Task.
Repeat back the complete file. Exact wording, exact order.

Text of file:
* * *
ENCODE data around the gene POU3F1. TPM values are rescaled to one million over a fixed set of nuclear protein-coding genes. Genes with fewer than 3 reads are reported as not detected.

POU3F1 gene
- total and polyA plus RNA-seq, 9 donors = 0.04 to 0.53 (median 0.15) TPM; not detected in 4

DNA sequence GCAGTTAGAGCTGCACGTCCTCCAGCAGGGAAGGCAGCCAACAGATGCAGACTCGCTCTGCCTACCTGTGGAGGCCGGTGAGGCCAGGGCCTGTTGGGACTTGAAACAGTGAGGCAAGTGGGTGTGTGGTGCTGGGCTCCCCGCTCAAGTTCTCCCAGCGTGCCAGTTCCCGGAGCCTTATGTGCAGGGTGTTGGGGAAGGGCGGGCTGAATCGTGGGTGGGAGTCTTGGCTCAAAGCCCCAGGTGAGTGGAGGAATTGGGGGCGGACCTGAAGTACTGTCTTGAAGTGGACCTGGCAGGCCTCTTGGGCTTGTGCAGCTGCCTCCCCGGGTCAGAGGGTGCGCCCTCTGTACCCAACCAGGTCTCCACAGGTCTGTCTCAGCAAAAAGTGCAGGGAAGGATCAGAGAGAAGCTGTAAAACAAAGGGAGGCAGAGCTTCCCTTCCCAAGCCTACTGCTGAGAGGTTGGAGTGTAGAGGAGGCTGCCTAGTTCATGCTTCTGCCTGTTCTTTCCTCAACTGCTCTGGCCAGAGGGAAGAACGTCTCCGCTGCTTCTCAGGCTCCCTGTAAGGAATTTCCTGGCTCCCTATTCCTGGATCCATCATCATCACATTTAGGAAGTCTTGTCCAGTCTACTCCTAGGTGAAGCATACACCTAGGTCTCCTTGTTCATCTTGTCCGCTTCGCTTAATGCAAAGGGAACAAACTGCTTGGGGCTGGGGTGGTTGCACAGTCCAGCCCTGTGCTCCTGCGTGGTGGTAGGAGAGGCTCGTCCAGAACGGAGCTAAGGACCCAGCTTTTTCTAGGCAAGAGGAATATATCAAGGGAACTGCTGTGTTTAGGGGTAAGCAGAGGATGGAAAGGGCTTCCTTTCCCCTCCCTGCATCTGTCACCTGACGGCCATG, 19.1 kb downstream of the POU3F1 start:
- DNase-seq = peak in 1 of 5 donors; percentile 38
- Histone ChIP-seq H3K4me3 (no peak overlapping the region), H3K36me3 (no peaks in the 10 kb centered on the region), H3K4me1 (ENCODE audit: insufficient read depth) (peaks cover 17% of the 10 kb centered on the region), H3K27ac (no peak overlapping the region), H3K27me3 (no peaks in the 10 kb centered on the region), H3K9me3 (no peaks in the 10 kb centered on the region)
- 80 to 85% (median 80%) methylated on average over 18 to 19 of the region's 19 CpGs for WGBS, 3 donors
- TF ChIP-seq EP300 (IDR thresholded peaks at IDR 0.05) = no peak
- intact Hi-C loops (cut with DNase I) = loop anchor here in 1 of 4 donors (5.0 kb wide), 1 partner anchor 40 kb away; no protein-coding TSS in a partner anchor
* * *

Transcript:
ENCODE data around the gene POU3F1. TPM values are rescaled to one million over a fixed set of nuclear protein-coding genes. Genes with fewer than 3 reads are reported as not detected.

POU3F1 gene
- total and polyA plus RNA-seq, 9 donors = 0.04 to 0.53 (median 0.15) TPM; not detected in 4

DNA sequence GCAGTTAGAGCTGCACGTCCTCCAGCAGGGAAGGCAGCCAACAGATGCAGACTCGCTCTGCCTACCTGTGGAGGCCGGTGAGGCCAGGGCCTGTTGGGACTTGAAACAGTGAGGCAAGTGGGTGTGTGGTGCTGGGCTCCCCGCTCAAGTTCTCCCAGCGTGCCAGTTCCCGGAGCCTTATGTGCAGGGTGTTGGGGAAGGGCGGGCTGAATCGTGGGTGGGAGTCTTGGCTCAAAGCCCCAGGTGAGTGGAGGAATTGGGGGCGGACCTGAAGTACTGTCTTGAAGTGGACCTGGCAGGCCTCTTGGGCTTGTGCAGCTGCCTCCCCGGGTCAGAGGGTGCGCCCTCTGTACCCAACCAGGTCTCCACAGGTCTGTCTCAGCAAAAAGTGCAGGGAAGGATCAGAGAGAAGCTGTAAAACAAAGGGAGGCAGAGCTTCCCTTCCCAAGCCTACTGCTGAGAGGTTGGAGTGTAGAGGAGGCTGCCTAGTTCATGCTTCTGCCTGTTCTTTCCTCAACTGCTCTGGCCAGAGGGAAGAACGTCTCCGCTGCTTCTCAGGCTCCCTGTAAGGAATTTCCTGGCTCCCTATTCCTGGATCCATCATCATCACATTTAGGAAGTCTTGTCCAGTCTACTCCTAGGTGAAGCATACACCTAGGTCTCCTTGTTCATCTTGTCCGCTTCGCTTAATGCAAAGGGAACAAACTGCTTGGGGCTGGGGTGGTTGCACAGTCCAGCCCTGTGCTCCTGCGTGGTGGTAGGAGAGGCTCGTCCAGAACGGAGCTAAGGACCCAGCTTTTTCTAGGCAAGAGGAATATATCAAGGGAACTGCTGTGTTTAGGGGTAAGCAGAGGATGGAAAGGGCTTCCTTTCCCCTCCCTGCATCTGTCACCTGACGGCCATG, 19.1 kb downstream of the POU3F1 start:
- DNase-seq = peak in 1 of 5 donors; percentile 38
- Histone ChIP-seq H3K4me3 (no peak overlapping the region), H3K36me3 (no peaks in the 10 kb centered on the region), H3K4me1 (ENCODE audit: insufficient read depth) (peaks cover 17% of the 10 kb centered on the region), H3K27ac (no peak overlapping the region), H3K27me3 (no peaks in the 10 kb centered on the region), H3K9me3 (no peaks in the 10 kb centered on the region)
- 80 to 85% (median 80%) methylated on average over 18 to 19 of the region's 19 CpGs for WGBS, 3 donors
- TF ChIP-seq EP300 (IDR thresholded peaks at IDR 0.05) = no peak
- intact Hi-C loops (cut with DNase I) = loop anchor here in 1 of 4 donors (5.0 kb wide), 1 partner anchor 40 kb away; no protein-coding TSS in a partner anchor